Washington's Inauguration
Washington's Inauguration


The Inauguration The Ball
The Speech Costumes
Fireworks Procession


George Washington's Inauguration

Inauguration cu The anxiously expected morning of Thursday, the thirtieth of April, was greeted with a national salute from the Bowling Green, and at an early hour the streets were filled with men and women, in their holiday attire, while every moment arrived new crowds from the adjoining country, by the road from King's Bridge, by ferry boats from more distant places, or by packets which had been all night on the Sound or coming down the Hudson. At eight o'clock some clouds about the horizon caused apprehensions of an unpleasant day; but when, at nine, the bells rung out a merry peal, and presently with a slower and more solemn striking, called from every steeple for the people to assemble in the churches "to implore the blessing of Heaven on the nation, its favor and protection to the President, and success and acceptance to his administration," the sun shone clearly down, as if commissioned to give assurance of the approbation of the Divine Ruler of the world.

Inauguration fdc
As the people came out from the churches, where Livingston, Mason, Provoost, Rodgers, and other clergymen, had given passionately earnest and eloquent expression to that reverent and profound desire which filled all hearts - so universal was a religious sense of the importance of the occasion - the military began to march from their respective quarters, with flaunting banners, and the liveliest music. The principal companies were Captain Stake's troop of horse, equipped in the style of Lee's famous partisan legion; Captain Scriba's German Grenadiers, with blue coats, yellow waistcoats and breeches, black gaiters, and towering cone-shaped caps, faced with bear-skin; Captain Harsin's New York Grenadiers, composed, in initation of the guard of the great Frederick, of only the tallest and finest-looking young men of the city, dressed in blue coats with red facings and gold lace broideries, cocked hats with white feathers, and white waistcoats and breeches, and black spatterdashes, buttoned close from the shoe to the knee; and the Scotch Infantry, in full highland costume, with bagpipes.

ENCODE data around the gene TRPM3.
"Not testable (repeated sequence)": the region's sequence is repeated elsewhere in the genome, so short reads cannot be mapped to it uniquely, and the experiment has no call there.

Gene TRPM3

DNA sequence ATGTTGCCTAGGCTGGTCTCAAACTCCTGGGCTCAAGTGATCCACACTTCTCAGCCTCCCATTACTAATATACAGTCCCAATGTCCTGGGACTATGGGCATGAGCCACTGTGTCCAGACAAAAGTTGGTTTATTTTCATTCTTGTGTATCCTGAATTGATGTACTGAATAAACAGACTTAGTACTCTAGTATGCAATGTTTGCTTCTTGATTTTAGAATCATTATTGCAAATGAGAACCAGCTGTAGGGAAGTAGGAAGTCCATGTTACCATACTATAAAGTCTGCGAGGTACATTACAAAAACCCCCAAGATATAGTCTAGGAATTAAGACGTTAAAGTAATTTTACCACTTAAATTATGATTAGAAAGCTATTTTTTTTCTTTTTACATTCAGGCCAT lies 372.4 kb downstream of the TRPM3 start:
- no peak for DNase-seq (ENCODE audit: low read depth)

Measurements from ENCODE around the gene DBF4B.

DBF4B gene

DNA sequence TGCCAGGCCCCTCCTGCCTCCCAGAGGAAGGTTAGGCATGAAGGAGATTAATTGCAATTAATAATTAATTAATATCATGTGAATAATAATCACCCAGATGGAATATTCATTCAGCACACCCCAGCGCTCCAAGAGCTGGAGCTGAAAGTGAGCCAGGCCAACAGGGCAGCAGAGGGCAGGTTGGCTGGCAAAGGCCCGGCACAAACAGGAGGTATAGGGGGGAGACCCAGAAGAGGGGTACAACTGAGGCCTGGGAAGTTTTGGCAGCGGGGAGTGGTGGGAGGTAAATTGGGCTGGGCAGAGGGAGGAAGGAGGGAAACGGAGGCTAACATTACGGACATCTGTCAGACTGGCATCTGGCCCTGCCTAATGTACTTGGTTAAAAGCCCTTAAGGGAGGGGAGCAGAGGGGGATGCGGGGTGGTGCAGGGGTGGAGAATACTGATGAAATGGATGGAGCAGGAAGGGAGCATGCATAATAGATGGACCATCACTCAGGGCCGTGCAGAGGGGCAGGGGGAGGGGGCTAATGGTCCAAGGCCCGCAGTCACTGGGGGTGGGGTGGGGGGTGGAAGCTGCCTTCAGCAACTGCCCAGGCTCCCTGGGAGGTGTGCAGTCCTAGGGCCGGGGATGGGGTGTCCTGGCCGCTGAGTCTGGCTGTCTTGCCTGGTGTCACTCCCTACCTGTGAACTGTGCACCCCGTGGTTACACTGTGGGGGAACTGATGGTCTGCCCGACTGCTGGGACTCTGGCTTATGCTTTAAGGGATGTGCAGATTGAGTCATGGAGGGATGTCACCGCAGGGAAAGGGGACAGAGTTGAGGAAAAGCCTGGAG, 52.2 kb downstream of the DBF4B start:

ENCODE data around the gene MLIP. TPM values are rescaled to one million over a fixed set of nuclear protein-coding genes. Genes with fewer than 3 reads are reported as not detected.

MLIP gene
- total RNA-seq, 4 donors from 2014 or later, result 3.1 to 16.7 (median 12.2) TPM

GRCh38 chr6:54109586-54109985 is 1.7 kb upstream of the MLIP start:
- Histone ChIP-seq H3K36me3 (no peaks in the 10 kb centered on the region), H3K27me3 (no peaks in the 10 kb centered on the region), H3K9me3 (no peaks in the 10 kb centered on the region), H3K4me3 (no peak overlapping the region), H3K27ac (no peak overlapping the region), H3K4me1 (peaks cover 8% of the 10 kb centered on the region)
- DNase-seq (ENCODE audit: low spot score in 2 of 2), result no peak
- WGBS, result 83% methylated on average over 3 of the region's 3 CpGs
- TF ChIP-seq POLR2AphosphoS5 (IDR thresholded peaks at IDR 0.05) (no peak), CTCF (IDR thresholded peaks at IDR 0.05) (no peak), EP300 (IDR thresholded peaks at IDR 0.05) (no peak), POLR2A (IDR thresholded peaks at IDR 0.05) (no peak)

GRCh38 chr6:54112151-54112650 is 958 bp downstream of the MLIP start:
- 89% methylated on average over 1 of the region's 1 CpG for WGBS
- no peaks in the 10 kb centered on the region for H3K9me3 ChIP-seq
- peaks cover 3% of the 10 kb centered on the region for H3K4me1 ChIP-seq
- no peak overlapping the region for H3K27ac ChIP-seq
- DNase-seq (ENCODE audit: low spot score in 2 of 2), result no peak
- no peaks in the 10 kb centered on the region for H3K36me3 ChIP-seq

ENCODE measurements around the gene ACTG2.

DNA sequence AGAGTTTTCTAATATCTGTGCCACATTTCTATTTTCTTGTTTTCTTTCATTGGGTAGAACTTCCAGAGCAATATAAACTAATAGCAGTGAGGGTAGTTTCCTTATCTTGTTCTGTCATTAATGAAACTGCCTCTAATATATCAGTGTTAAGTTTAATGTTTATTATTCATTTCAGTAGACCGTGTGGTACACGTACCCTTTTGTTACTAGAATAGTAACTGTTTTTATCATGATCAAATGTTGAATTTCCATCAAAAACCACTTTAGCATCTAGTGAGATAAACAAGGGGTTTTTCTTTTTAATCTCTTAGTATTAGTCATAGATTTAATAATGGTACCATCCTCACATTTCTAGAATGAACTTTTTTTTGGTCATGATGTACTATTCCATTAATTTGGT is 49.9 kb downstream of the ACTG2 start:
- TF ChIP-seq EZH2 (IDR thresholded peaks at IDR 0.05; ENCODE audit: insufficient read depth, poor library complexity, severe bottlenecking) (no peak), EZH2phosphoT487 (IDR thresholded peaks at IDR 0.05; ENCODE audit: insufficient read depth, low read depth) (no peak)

Inauguration Currier
Ralph Izard, Tristram Dalton, and Richard Henry Lee, on the part of the Senate, and Charles Carroll, Egbert Benson, and Fisher Ames, on the part of the House of Representatives, had been appointed a joint committee of arrangements, and the procession was formed under the immediate direction of Colonel Morgan Lewis, in Cherry street, opposite the President's house, at twelve o'clock. After the military came

The Sheriff of the city and County of New York,
The Committee of the Senate,
George Washington,
The Comittee of the House of Representatives,
John Jay, Secretary for Foreign Affairs,
Henry Knox, Secretary of War,
Robert R. Livingston, Chancellor of the State of New York,
Distinguished Citizens.

The procession having marched through Queen, Great Dock, and Broad streets, until opposite Federal Hall, the troops formed a line on each side of the way, through which the President, with his attendants, was conducted to the chamber of the Senate, where the members of the House of Representatives had a few minutes before assembled, and at the door the Vice President received him and waited upon him to the chair.

Inauguration fdc The Vice President then said, "Sir, the Senate and House of Representatives of the United states are ready to attend you to take the oath required by the Constitution, which will be administered by the Chancellor of the State of New York."

The President answered, "I am ready to proceed."

The Vice President and the Senators led the way, and, accompanied by the Chancellor, and followed by the Representatives, and other public characters present, he then walked to the outside gallery, from which Broad street and Wall street, each way, were perceived to be filled, as with a sea of upturned faces, but as silent as if the immense concourse had been statues instead of living men.

The spectacle must have been in the highest degree interesting and serious. In the centre, between two pillars, was seen the commanding figure of Washington, in a coat, waistcoat, and breeches, of fine dark brown cloth, and white silk stockings, all of American manufacture, plain silver buckles in his shoes, his head uncovered, and his hair dressed in the prevailing fashion of the time. On one side stood the Chancellor, in a full suit of black cloth, and on the other the Vice President, dressed more showily, but like the President entirely in American fabrics. Between the President and the Chancellor was Mr. Otis, Secretary of the Senate, a small short man, holding an open Bible upon a rich crimson cushion, and conspicuous in the group were Roger Sherman, General Knox, General St. Clair, Baron Steuben, and others whose names were equally dear and familiar to the people.

A gesture of the Chancellor arrested the attention of the immense assembly, and he pronounced slowly and distinctly the words of the oath. The Bible was raised, and as the President bowed to kiss its sacred pages, he said audibly, "I swear," and added, with fervor, his eyes closed, that his whole soul might be absorbed in the supplication, "So help me God!"